For the better part of the last 13 months the troubled 34,000-square-foot Sheriff’s Operations Center’s fate has turned into that of an ailing patient whose illness can’t assuredly be determined, so more testing or exams are filling in for what certainty has not.
An administrative law judge overseeing the workers’ compensation claims by more than two dozen sheriff’s employees affected by the building’s interior air has ordered another round of testing in the building for environmental toxins on Dec. 13. It is the same judge who issued a “preservation order” for the building, requiring that no structural changes be carried out as the workers’ compensation cases proceed.
Sheriff’s employees have been seeking that independent testing for months. “The union is very excited to finally be moving forward with this,” Gabe Fuentes, a sheriff’s detective and union leader who represents the employees, said in a brief interview this evening. He said more detailed information about the scope of the testing would be forthcoming.
“The testing flows from an ongoing dispute where more than 25 officers have claimed severe health consequences related to mold and other unseen contaminants in the facility,” a release issued by the office of Geoffrey Bichler, the attorney who represents the sheriff’s employees, stated today.
It will be the latest in a series of testing rounds conducted there since the building was evacuated in June, and more since November 2017, when employees first began reporting health issues, though the county had been leery of such testing. “There is no ongoing obligation for the County, to the detriment of its citizens and taxpayers, to allow this building to deteriorate due to lack of maintenance so that it will ‘…remain the same…’ indefinitely,” Michael roper, the Orlando-based attorney the county hired for its side in the dispute–and it has become a dispute–wrote County Administrator Craig Coffey, by way of a memo, in August. “If anyone is under the impression that the County has an indefinite obligation to ‘preserve’ the condition of this building, whatever that term may imply, they are simply mistaken or misinformed.”
A small group of employees was moved out of the building initially. As more employees began reporting problems without getting clear answers from the county–the landlord in the equation–the building, including the sheriff’s administrative staff, was evacuated in June. It has stood empty since but for testing, walk-throughs, cleaning and some repairs to the air handlers.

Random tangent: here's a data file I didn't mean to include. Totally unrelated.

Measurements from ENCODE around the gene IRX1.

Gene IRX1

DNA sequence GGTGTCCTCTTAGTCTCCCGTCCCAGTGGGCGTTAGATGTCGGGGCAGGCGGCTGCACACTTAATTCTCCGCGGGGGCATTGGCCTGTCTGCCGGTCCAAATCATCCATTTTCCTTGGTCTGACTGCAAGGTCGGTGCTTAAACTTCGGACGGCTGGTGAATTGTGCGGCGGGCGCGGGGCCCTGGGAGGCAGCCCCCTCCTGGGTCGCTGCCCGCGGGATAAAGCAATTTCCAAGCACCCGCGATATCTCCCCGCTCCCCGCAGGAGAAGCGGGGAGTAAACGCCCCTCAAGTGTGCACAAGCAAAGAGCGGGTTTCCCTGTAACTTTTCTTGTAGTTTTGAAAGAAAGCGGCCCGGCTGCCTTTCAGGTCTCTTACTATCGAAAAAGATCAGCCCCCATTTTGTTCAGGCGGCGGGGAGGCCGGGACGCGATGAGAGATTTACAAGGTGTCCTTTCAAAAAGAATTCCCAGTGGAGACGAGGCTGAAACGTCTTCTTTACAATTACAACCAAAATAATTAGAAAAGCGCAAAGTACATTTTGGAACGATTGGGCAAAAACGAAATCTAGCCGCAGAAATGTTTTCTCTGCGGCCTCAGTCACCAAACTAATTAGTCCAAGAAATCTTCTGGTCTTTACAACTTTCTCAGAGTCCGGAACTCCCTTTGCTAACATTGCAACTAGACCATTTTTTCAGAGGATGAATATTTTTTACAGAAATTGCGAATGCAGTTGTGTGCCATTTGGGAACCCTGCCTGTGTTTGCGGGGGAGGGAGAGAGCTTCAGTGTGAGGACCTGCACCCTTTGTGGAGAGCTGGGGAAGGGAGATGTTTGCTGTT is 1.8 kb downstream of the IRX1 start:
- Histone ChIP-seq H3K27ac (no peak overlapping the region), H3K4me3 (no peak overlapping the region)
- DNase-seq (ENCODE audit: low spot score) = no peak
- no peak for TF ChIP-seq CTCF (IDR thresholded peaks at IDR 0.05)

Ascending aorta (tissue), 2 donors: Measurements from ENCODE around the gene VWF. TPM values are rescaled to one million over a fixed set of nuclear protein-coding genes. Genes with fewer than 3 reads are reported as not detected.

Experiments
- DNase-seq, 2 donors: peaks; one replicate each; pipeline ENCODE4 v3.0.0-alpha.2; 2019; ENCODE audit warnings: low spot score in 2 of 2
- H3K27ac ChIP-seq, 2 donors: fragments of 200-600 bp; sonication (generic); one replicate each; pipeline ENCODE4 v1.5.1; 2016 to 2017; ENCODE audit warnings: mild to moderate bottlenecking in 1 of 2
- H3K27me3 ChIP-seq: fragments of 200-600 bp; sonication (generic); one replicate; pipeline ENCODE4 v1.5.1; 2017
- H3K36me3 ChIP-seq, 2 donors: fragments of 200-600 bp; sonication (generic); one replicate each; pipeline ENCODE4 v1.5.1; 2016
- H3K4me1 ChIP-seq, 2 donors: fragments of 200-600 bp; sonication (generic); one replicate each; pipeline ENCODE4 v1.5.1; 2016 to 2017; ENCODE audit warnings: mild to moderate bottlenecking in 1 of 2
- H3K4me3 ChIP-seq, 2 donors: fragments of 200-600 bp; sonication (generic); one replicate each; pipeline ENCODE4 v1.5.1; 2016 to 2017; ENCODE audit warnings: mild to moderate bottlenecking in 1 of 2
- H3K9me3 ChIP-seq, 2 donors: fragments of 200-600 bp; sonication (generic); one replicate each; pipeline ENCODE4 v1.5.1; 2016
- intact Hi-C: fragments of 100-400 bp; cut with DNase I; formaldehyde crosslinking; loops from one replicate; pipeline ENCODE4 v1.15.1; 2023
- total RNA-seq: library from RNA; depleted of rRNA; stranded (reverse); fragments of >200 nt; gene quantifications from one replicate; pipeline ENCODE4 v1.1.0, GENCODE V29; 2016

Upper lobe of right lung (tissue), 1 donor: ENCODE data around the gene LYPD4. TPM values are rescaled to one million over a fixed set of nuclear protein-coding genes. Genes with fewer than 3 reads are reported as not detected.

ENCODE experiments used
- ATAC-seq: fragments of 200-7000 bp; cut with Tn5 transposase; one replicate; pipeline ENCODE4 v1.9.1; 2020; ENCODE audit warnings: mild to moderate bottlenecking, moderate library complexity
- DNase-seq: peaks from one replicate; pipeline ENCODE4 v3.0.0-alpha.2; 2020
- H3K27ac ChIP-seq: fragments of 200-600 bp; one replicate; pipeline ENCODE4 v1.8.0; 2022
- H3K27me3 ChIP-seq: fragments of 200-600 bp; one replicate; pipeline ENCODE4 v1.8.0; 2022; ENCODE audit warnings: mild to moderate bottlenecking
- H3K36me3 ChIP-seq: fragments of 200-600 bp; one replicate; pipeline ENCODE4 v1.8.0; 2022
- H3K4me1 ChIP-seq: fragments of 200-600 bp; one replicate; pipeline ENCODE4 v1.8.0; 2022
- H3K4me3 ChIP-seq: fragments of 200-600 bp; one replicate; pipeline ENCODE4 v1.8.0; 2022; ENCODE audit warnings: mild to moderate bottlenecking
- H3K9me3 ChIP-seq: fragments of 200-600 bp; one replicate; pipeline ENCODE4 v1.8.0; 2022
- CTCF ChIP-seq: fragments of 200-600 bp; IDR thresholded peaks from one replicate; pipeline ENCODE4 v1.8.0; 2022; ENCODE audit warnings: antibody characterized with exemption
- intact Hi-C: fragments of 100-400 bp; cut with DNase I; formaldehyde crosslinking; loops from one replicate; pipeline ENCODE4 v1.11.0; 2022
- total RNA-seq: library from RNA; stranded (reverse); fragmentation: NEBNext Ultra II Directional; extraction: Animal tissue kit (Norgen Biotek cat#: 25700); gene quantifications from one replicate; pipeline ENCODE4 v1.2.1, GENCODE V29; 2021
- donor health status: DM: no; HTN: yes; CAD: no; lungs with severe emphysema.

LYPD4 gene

The building was tested for one toxin or another in January, February, March, April (see the fuller report) and June, with radon testing subsequently. The building was visited by the CDC in September, when CDC officials also met one-on-one with employees. All the testing to date has been conducted by personnel the county hired.
The CDC did not conduct any testing, but cautioned local officials about the variability of short-term testing results in a building and a location prone to large fluctuations in environmental conditions. Based on its findings through other analytical means, CDC officials did conclude that there’d been “water intrusion” in the building, and recommended that interior dry-walls be removed to verify what may have accumulated within the structure.
It isn’t yet clear who will conduct the testing ordered by the judge, or what the parameters will be. The building “will be tested for a number of environmental toxins that may account for ongoing health problems of the officers,” the release stated.
Bichler, who could not be reached today, intends to be at the building the day of the testing, set for 6 a.m. Sheriff’s personnel will be on hand to provide escorts where necessary, as certain areas of the building remain restricted. The building is still being maintained by the county. The preservation order was sent to the sheriff, but applies to the county, as the landlord. The county carried out a deep cleaning of the building in August.
The building used to be a hospital. It then stood empty for a decade before the county bought it in 2013 to convert it into an operations center.